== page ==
Youth of Malawi believes in hiring local labor, from within the village if possible. We also believe in engaging Malawian professionals in small businesses who are eager for contracts in development. We make every effort to pay livable wages and to supplement the wages of any of our government provided workers. Rather than just give handouts, however, Youth of Malawi insists on a return on investment in all of our projects.
The teachers at Legson Kayira School are paid by the Government of Malawi but the wage is insufficient to incentivize the quality and caliber of professional work we expect. A teacher worried about transportation costs or feeding a family cannot be expected to perform optimally. We created an after-school children’s reading program run by our teachers which includes individual and small group instruction to our students. Using our 4,000 book library, the teachers spend 3 hours daily, after school in more manageable groups, reading, writing and listening to students. When the teacher student ratio is often 200 to 1 during the regular school day in Malawi – these groups of 20 really have an incredible impact.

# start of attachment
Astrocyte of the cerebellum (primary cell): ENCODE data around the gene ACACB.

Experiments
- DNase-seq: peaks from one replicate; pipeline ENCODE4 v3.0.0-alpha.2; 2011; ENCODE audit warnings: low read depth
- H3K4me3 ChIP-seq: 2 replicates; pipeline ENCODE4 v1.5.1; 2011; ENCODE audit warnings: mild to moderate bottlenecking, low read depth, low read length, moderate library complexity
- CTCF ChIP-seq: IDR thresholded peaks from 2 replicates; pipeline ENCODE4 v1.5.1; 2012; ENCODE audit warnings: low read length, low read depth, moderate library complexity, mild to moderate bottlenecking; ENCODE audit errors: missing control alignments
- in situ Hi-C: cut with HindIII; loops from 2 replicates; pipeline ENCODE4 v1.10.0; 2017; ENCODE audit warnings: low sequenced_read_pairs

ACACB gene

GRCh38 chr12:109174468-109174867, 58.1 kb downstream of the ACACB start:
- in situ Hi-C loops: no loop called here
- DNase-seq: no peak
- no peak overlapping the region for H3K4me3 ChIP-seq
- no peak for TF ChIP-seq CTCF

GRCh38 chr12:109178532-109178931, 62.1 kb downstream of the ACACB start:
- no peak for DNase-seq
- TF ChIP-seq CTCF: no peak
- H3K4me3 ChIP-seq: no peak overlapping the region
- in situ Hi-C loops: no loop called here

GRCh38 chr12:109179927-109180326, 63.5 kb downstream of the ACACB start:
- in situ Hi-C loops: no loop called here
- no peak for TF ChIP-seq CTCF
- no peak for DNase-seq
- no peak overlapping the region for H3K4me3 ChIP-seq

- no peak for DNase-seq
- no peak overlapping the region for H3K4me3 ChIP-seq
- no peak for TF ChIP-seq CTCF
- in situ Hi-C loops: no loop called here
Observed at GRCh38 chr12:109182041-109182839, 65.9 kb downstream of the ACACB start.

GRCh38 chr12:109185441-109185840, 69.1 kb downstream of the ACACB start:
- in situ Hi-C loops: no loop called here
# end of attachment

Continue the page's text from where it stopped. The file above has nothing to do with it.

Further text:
Youth of Malawi also employs a farming crew at our Kachule Livestock Center and the Center has spurred a secondary market of ambitious young people who resell eggs at a profit at the local trading posts.
Youth of Malawi also employs 7 young adults, many of whom were on our first beach trip to Lake Malawi in 2010. These orphans from the Home of Hope all lost their parents to HIV and Malaria, and we were able to keep in touch with them over the years as they finished their education. Youth of Malawi has hired them to manage our programs in the village. Several of them run an adult English literacy program, one runs our soccer field and movie theatre rentals, one assist our Malawian Program Directors with odd jobs, and the rest help with communications, general labor, maintenance and tutoring.
For 5 years Youth of Malawi has been consistently constructing buildings in Chimphamba, which has provided work and income for countless men and women either in cement production, brick-making, mat-weaving, fence production, farming, and sanitation.